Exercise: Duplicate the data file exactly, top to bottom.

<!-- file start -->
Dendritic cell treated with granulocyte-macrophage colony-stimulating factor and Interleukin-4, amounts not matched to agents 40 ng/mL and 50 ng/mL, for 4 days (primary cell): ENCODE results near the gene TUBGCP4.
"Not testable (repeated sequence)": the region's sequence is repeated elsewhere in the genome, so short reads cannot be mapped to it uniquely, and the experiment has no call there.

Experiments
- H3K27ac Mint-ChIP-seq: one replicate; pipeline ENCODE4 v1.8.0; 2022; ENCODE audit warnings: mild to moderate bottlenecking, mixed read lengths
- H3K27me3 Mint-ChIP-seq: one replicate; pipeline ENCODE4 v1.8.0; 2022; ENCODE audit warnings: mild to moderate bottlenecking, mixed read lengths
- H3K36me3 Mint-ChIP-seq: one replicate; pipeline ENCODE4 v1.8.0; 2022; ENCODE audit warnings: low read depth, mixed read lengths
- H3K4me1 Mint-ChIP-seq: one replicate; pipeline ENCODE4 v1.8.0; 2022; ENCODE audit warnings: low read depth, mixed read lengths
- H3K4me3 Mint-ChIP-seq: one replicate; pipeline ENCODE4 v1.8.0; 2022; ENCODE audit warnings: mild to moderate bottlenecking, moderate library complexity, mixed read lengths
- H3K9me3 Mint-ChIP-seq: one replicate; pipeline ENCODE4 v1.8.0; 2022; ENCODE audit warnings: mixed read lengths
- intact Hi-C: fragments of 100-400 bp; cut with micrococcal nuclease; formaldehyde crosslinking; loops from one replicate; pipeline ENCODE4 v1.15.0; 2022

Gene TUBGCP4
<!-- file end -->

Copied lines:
Dendritic cell treated with granulocyte-macrophage colony-stimulating factor and Interleukin-4, amounts not matched to agents 40 ng/mL and 50 ng/mL, for 4 days (primary cell): ENCODE results near the gene TUBGCP4.
"Not testable (repeated sequence)": the region's sequence is repeated elsewhere in the genome, so short reads cannot be mapped to it uniquely, and the experiment has no call there.

Experiments
- H3K27ac Mint-ChIP-seq: one replicate; pipeline ENCODE4 v1.8.0; 2022; ENCODE audit warnings: mild to moderate bottlenecking, mixed read lengths
- H3K27me3 Mint-ChIP-seq: one replicate; pipeline ENCODE4 v1.8.0; 2022; ENCODE audit warnings: mild to moderate bottlenecking, mixed read lengths
- H3K36me3 Mint-ChIP-seq: one replicate; pipeline ENCODE4 v1.8.0; 2022; ENCODE audit warnings: low read depth, mixed read lengths
- H3K4me1 Mint-ChIP-seq: one replicate; pipeline ENCODE4 v1.8.0; 2022; ENCODE audit warnings: low read depth, mixed read lengths
- H3K4me3 Mint-ChIP-seq: one replicate; pipeline ENCODE4 v1.8.0; 2022; ENCODE audit warnings: mild to moderate bottlenecking, moderate library complexity, mixed read lengths
- H3K9me3 Mint-ChIP-seq: one replicate; pipeline ENCODE4 v1.8.0; 2022; ENCODE audit warnings: mixed read lengths
- intact Hi-C: fragments of 100-400 bp; cut with micrococcal nuclease; formaldehyde crosslinking; loops from one replicate; pipeline ENCODE4 v1.15.0; 2022

Gene TUBGCP4